Architecture, Melbourne, Photography

Vale Banksia College

Banksia College was a high school that I went and photographed over 12 months ago.  It was closed a few years ago and the vandals got into it.  Not much left when I went to take photos.

It is no longer there and has been pulled down.  The school is just a memory now, so today I thought I might revisit the photos I took of it.  They are art images, and when I look at them now, they are a bit heavy handed, perhaps I will try redoing them one day, but not today.


  1. Jackie Saulmon Ramirez says

    I bet it was a nice building at one time.

  2. I reallyu like the lighting in this series, especially the interiors. Not hevay-handed to me. Interesting to see you have graffiti vandalism Down Under.

    • Thank you, the lighting was just what was there, which is nice too. Oh yes, we have that down here, everywhere, unfortunately. I just don’t understand why people want to be that destructive.

  3. They have a depressing feel to them. I hope that, apart from quite a pleasing entrance, there wasn’t much in the college worth preserving. And that a BETTER use is being made of the space.

    • That is good I think, I like that feeling, the feeling of loneliness too, I hope. There really wasn’t after the vandals got in there, it would have cost too much to restore it. It has been pulled down now, the land will go to some developer to split up and sell for houses. So the school will be replaced with heaps of modern homes with no personality for young families, who when it is time for their children to go to school, will have to go a long way because yet another school has been closed. I will get off my soap box now. Thanks Colonialist.

      • As I looked at these photos memories of my girls standing on the stage there, from graduating primary school, to plays and productions they might have been involved in one way or another or through friends, the excitement they felt, the sense of community gathering there came back to me.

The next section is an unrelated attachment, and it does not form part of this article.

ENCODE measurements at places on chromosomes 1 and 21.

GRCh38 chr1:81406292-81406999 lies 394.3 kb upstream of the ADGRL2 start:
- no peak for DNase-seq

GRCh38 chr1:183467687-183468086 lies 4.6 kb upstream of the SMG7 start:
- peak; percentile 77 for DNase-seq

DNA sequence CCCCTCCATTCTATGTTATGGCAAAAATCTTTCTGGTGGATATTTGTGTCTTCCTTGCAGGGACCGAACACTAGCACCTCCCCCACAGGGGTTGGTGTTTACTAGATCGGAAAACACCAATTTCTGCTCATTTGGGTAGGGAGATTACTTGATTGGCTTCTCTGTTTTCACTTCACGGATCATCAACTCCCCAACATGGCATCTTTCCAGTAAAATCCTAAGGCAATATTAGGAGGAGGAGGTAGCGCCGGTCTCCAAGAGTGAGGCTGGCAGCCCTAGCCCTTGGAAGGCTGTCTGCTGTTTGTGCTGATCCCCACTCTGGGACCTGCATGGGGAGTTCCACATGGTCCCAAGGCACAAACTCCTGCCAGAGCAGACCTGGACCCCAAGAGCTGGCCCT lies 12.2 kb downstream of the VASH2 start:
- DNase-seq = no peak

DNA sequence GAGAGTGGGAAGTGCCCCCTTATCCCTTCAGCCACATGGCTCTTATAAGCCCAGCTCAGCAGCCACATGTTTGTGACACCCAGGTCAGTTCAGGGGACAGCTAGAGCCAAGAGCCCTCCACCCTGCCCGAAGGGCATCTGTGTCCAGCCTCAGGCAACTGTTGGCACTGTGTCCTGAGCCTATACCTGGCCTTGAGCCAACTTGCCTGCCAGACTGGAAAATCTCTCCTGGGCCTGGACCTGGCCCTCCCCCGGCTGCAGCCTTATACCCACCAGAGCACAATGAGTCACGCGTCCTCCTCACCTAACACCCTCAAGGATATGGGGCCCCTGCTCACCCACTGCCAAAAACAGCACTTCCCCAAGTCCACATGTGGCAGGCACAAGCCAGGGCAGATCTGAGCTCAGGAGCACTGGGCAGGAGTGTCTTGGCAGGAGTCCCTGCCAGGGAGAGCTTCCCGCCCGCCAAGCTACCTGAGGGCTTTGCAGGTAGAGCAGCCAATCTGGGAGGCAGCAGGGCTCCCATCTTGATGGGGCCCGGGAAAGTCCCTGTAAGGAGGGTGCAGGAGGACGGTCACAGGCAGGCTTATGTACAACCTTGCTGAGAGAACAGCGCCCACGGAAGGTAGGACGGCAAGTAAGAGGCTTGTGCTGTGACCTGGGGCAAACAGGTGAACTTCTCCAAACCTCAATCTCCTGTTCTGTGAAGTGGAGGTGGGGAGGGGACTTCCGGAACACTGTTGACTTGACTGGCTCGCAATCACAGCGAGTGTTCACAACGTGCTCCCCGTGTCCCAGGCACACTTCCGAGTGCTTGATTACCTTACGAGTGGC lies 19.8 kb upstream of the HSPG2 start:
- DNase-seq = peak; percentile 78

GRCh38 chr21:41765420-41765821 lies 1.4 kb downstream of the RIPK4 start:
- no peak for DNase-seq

And the artist gatherings for the arts shows we conversed about and were put on there.
        These photos were to me quite sad when juxtaposed with that memory.

      • It is very sad, and I know exactly what you mean, it is quite strange. I just can’t believe they have torn down what seemed like a perfectly good school. Thanks Christina.

      • Yuck, double yuck, triple yuck. You have to wonder sometimes. We had two schools in our area, the state government decided to close one, we didn’t need two, now the only one we have is bursting at the seams. Guess what they did with the land where the previous one was?

    • I had to look that term up Pieter, never heard it before, but I really like it, and I think I will have to add it my dictionary. Thank you.

  4. They are incredible. I need a thesaurus for commenting on your work…glorious, beautiful, rich, deep, intriguing, mysterious…I love them! :D